Chip Socket
M
Hold up to 2 chips per level
1000+
2D4

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Covert DataPlug: this is a slimline design plug which is hidden beneath a pull back syn-skin layer [difficult [20] search roll is required to find it]. The plug has exactly the same operational abilities as a normal dataplug, although some argue that it's cover gives it extra protection from the elements (useful for drivers, etc).

Covert DataPlug
M
Hidden Data plug
+250
D3

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Neural Computer: this is a very powerful add on as it allows a number of functions. It's main function is that it can download skill software and other neural programs. Furthermore, it can perform any function that a normal computer can. The device sits close to the wearer's spine and is completely linked to the host's central nervous system and parts of the brain. The system makes use of specialist biochips and to some extent it is powered by neutrients from the host's body (a careful toxin screen pervents any "recreational" chemicals from damaging the core).

System Type Example Minimum & Maximum
Power Rating
MU of Storage
per Power Rating
Cost per
Power Rating
Additional
Hardware
Neural n/a 3 - 8 10 $500 Neural Interface: +$1,000
Power Systemr: +$,1000


A neural computer gives a wearer a number of functions. Firstly, it acts as a normal computer although any input or output is kept soley within the wearer's own body. Images can be flashed up in windows over the wearer's own vision and sound can be played back as necessary. The OS positions windows away from the user's point of view and this allows a multi-layered mode of operation. It's even possible to put program windows to the side of the wearer's vision and turn their head away when ignoring them. Unlike many other cybersystems, a neural computer does not need any extra devices to carry this fucntion out, as it is integrated with the host. Thus, a neural comptuer, or Ncom, user can make use of computer packages at any time of day without having to jack in, or use a thumb stick or clumsy looking VR mit.

The computer can run any standard computer package including Net enabled search agents, wordprocessors, CAD design packages or even VR design software. The only limitation with wanting to link to the Net, is that the wearer must connect their Ncom via a set of dataplugs, or have an internal cellular phone implant available. It is possible to use a neural computer for hacking, although the expence of the system puts many would-be netheads off (not to mention the difficulty in accessing the computer to upgrade it - which most techheads just love doing). Given that a neural computer can use the wearer's dataplugs to transfer data, it is possible to move data to or from an internal digital store, cyberdeck or other external device.

Given the right software it is possible for a neural computer to act as an in-built AV recorder. Furthermore, the computer can play play music or video files and software-based sim players are available too. So far, no one has released a full senseware recording suite for neural computers, but it can only be a matter of time. The system has built in safety levels to prevent sensory overload or the danger of a wearer's sense being crashed out.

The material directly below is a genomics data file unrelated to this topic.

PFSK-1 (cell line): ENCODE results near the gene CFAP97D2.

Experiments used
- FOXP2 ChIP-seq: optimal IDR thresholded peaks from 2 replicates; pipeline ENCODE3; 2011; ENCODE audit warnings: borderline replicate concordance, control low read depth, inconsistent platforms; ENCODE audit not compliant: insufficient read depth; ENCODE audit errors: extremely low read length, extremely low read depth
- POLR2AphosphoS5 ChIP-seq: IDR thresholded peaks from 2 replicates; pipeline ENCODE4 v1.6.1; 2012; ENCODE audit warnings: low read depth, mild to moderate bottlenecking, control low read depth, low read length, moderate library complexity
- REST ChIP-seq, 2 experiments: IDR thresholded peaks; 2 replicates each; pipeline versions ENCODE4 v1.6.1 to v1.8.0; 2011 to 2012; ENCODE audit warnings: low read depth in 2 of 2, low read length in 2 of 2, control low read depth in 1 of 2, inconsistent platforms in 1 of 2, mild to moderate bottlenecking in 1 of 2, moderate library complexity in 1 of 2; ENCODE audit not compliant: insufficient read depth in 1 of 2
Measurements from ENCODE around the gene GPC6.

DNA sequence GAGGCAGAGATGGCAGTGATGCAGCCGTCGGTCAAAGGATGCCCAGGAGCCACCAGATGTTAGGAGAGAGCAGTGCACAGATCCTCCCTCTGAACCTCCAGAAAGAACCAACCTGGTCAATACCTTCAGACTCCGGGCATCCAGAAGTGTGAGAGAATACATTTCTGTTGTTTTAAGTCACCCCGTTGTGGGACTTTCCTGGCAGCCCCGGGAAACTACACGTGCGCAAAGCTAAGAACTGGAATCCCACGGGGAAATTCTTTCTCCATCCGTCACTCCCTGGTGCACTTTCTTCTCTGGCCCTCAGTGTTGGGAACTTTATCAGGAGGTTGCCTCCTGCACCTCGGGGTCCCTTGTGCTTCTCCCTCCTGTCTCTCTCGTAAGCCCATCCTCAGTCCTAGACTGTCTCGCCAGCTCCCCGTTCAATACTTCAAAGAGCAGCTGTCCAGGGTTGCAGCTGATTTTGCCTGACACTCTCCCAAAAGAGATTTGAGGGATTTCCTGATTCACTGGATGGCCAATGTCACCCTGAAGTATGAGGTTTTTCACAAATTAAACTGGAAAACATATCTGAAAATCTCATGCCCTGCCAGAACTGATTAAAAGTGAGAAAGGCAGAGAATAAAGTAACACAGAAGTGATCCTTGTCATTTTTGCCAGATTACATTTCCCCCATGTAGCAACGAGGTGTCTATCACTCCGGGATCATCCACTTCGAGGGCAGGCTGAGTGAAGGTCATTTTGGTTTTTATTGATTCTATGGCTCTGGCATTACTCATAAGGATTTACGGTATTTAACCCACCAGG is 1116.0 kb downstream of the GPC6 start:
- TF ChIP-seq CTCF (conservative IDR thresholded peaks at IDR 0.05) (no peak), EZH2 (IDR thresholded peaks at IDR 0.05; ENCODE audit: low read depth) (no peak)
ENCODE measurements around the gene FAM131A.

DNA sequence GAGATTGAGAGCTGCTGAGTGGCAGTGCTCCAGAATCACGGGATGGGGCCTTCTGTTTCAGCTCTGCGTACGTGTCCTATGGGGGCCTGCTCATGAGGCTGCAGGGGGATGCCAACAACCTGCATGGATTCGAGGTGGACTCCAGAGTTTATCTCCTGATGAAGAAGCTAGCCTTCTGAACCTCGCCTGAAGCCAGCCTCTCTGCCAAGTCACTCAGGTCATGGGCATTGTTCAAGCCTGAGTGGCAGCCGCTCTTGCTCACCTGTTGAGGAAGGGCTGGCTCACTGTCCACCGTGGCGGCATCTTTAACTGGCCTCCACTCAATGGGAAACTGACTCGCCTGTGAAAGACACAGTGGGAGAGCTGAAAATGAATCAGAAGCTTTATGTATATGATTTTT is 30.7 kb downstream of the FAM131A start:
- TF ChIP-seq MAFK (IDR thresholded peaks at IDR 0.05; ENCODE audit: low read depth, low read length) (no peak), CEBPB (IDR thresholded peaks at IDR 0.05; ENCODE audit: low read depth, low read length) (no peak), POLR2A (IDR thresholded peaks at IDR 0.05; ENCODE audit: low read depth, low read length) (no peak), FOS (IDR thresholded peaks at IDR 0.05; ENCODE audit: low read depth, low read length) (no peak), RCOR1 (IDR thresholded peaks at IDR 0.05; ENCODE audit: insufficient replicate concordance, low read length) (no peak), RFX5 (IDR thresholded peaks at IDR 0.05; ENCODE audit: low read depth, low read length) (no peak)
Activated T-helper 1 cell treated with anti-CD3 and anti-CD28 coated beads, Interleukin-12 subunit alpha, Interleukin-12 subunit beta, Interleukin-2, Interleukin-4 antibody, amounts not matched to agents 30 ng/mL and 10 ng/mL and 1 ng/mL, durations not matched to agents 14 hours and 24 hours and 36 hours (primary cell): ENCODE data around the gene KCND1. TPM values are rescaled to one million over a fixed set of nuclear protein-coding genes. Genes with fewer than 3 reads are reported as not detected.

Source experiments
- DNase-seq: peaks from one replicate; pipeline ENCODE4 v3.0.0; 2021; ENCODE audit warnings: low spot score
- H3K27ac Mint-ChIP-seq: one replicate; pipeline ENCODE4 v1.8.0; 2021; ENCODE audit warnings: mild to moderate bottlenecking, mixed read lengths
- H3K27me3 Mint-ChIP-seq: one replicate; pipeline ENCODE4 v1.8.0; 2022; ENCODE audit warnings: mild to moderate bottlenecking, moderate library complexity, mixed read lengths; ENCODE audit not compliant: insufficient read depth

Neural Computer
M
Run neural software
3,000+
2D4

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Nitro Boosterware: This series of implants augments the wearer's reflexes and helps cut responce times. The nitro systems are not always turned on, so they avoid the serious psychological and klutz-faction of the hardwired booster systems (namely: turbo units). Nitro boosting is not that obvious, even to very perceptive people, whereas turbo units give the impression of the person being rushed or hyped up all the time. The main disadvantages are that the boost is not instantly available and the lower end systems have a wait period before the reflex systems kick in. Additionally, the boost only lasts for a short period to prevent nerve and processor damage - overclocking a nitro booster can be very painful!.

Nitro boosts are available in various levels, with each level adding +1 to the wearer's initiative score. As with other rated systems, it is not possible to upgrade an existing system once it has been implanted. However, due to a common standard among neuralware manufacturers, it is possible to remove the lower level system and use the pre-wired housing for the replacement unit. As with other neuralware systems, a reflex processor has a wiring in time too, taking 2D4+2 days before it can be used. Note that this time is halved if the user already has a data plug and further more, can be ignored if the basic interface has been installed previously.

Rating
Cost
Boot Time
Total IL
Availability
1 - 3
$600, $1,200 and $1,800
5 seconds (1 round)
D6
15

4 - 6

$3,200, $4,000 and $4,800
2 seconds (half bonus in this round)
2D4
20
7 - 8
$7,000 and $8,000
1 second (0 rounds)
2D6
25
9 - 10
$13,500 and $15,000
0 seconds (0 rounds)
3D6
30